Papa John PZZA
April 10, 2002 - 7:28pm EST by
2002 2003
Price: 29.00 EPS
Shares Out. (in M): 0 P/E
Market Cap (in $M): 659 P/FCF
Net Debt (in $M): 0 EBIT 0 0

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Papa John – Cash Flow Play

This is not a particularly brilliant or exceptional idea especially since it was written up several dollars earlier and at that time I thought $30 would represent full value but everyone is entitled to a change of mind. Besides, I like it.

Papa John currently runs 593 company and 2149 franchised restaurants in the United States. There are a number of units overseas, especially in England (another 2 company and 181 franchise), but these haven’t added much to profitability and thus can be safely ignored.

At $29, the market cap is 659 million. The year end (12/30) BS shows 17m in cash and 192m in total liabilities. Long Term Debt stands at 105m. Take the difference and a conservative enterprise value is 834m on the high end to 764m. Trailing income is 47.2m, with 35.2m in d/a, for 82m in cash flow.

Here is why I like the stock:

- Cash flow. Paying 764 to 834m for 82m in cash flow seems pretty cheap in a world where 30 year treasuries yield about 5.7%. CapEx is estimated at 38m in 02, so a good part of that cash flow is free cash flow. CapEx will likely be in a range of 35-40m barring some unlikely event for the next few years per the company.

- Option grants for 01 and 00 were more than reasonable. In the words of the CFO, the days of 1m share grants are over. In 00 197,000 grants were dolled out, with 207,000 last year. This compares to 22m shares outstanding. Thus, your purchase isn’t going to get seriously diluted from you.

- Share buybacks. PZZA has used 217m in the past 3 years to buy back shares. Sure, they went into debt to do it, but the buybacks represent management at its rational best in my opinion. PZZA recognized operational issues with their growth strategy (translation – some new areas stunk) and thus put a halt to expansion. How many former growth stock managements are going to do that? And because they think making pizza is the thing they should do, management didn’t go out and acquire a hospital chain or energy trading company or anything like that. Instead, they bot shares. Plus, they have since purchased another 1m shares in the 1st quarter. The company is currently comfortable with an upper limit of 150m in LTD.

- Comps get easier. Same store sales have been dismal in the past year but March saw the first positive number for both company and franchise units in the past year despite the timing of Easter. Thus, wretched sales make for easier comparisons starting in April.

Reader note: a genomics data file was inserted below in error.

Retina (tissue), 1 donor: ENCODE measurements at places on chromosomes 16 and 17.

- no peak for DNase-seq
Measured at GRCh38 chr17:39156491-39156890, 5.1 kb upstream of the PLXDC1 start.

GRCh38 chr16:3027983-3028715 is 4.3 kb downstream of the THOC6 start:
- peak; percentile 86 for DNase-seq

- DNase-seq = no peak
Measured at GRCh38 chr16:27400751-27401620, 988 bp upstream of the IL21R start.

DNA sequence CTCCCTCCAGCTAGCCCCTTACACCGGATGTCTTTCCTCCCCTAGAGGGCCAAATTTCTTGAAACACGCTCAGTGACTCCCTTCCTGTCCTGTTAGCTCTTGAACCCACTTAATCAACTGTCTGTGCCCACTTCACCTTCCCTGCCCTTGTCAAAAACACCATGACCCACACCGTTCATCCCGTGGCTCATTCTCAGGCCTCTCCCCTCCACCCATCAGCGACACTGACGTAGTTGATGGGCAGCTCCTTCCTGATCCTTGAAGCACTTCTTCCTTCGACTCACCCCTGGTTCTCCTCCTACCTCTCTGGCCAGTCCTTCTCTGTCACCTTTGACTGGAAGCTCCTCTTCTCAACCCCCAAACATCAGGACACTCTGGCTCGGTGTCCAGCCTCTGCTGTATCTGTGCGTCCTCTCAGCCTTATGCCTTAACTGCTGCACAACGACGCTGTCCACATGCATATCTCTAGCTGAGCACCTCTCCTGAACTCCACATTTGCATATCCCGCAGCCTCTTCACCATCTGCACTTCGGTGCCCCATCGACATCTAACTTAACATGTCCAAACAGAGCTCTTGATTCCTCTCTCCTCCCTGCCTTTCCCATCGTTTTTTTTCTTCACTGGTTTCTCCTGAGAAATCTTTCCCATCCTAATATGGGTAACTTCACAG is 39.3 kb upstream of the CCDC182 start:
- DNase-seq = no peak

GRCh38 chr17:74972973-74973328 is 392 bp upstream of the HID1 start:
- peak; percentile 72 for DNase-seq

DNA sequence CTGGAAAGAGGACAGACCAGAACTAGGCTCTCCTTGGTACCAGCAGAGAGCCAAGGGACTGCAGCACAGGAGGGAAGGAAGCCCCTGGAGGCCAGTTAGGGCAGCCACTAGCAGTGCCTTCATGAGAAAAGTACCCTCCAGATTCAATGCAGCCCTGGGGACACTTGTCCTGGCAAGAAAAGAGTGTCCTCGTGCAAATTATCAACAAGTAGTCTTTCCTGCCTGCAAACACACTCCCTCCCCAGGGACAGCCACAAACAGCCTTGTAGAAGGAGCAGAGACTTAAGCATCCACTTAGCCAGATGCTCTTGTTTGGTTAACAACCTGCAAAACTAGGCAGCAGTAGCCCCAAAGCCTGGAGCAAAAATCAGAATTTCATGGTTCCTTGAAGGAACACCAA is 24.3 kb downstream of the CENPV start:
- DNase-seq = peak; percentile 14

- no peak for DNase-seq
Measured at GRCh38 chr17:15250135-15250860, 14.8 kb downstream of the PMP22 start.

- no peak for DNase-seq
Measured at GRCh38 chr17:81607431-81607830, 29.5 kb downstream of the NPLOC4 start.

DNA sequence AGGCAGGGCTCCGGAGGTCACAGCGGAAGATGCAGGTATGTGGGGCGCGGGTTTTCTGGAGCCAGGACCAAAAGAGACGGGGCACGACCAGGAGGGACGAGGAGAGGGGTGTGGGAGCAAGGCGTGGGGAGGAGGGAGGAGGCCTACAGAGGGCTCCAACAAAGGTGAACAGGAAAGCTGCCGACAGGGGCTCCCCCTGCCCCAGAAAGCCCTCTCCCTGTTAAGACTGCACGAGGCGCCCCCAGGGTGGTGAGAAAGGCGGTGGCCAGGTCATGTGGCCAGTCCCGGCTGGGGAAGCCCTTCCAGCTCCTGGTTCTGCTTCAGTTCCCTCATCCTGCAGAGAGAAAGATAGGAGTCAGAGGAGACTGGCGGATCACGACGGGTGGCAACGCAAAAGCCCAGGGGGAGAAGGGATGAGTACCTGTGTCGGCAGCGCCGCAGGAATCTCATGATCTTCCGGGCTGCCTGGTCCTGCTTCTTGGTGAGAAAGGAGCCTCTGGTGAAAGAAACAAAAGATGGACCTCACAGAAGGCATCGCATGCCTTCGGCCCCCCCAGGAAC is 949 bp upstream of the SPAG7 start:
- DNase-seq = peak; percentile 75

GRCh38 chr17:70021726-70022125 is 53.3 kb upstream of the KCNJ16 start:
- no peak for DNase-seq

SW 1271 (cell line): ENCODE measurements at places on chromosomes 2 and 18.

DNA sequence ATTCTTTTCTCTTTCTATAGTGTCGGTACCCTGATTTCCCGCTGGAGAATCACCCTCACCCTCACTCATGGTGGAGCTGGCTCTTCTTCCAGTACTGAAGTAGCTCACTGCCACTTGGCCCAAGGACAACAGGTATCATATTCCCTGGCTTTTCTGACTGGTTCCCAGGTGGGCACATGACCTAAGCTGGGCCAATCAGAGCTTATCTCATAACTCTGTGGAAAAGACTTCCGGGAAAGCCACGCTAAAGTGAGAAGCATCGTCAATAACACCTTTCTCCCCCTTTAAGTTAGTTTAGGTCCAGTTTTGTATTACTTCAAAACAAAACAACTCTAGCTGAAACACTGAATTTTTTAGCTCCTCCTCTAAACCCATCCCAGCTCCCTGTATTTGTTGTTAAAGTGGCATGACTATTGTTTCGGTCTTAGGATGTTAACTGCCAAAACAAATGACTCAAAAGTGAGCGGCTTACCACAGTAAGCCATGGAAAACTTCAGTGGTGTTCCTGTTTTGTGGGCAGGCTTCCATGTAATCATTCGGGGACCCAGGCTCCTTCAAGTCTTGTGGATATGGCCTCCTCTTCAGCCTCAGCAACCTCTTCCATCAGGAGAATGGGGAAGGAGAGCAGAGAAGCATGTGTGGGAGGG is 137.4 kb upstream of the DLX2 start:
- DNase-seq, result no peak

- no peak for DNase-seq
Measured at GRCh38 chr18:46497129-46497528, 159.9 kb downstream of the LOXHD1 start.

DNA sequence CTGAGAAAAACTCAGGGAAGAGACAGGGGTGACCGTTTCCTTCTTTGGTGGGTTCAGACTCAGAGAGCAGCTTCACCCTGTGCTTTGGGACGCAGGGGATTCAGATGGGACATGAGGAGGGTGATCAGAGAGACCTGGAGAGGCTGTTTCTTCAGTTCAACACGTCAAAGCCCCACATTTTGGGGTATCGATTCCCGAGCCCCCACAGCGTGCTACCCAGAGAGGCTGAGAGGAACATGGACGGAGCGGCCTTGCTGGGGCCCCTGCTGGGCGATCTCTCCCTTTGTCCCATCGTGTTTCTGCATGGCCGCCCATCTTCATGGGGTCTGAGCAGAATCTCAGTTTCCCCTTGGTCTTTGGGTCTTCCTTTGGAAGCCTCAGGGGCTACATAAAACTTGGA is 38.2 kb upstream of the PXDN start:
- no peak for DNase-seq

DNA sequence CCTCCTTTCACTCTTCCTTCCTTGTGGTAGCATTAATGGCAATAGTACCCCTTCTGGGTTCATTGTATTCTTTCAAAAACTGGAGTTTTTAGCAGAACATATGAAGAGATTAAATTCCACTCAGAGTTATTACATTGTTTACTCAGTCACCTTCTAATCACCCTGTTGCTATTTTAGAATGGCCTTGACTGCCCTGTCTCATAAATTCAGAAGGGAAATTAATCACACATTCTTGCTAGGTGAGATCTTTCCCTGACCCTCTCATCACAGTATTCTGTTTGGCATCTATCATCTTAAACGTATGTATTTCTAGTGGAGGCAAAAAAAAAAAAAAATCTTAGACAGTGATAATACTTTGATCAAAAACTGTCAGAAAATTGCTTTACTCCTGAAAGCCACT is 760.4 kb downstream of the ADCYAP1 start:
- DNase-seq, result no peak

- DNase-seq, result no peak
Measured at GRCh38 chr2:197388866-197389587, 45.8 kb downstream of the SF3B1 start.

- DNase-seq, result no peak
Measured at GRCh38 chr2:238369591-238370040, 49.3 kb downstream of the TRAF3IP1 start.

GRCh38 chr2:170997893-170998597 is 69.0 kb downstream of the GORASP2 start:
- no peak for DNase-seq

- The Product. Just a personal opinion (backed up by numerous awards), but I think the company makes a good product and retains some limited loyalty in its client base. Thus, there is no reason to think that business is going into the toilet anytime soon, especially with the company’s one product focus.

- Relative Valuation. I know this is a no-no for some folks but among the better known restaurants (APPB, EAT, CAKE, CEC, OSI, RYAN, etc.) PZZA's valuation is on the low end. I’m not really sure why.

- Insiders own a Lot. More than 34%, with founder and CEO Schnatter more than 28%.

What I don’t like about this company:

- this ain’t no growth stock. Of course, that hasn’t seemed to matter lately (see the miraculous increase in RYAN in the past year for proof of that). Company units are actually down so far this year, so expect no growth there. The company would like to see franchises re-accelerate unit growth to a higher level but that isn’t going to happen in 2002. If the price moves much higher the buyback will begin to make less sense.

- special charges disease. PZZA has had its share of charges in the past few years, including some asset write-downs, franchise loan receivable write-offs, and some goofy litigation brought forth by a Pizza Hut. The litigation appears dead for now, though the trend in write-offs is worth watching as it is a clear indicator of the health of part of the franchise base. There’s no way to predict such things so that’s why I didn’t give PZZA any credit for other assets on the balance sheet.

- this is a Pizza chain. Competition is the norm with this industry, and pizza alternatives at Supermarkets or eat-in buffett’s for $4 doesn’t help matters. This seems to be factored into the price.

A number of other things could go right for this company, including improving cheese and labor costs, though those are all wild cards. If you consider this idea also read the interesting previous write-up.


Easier Comps Start April
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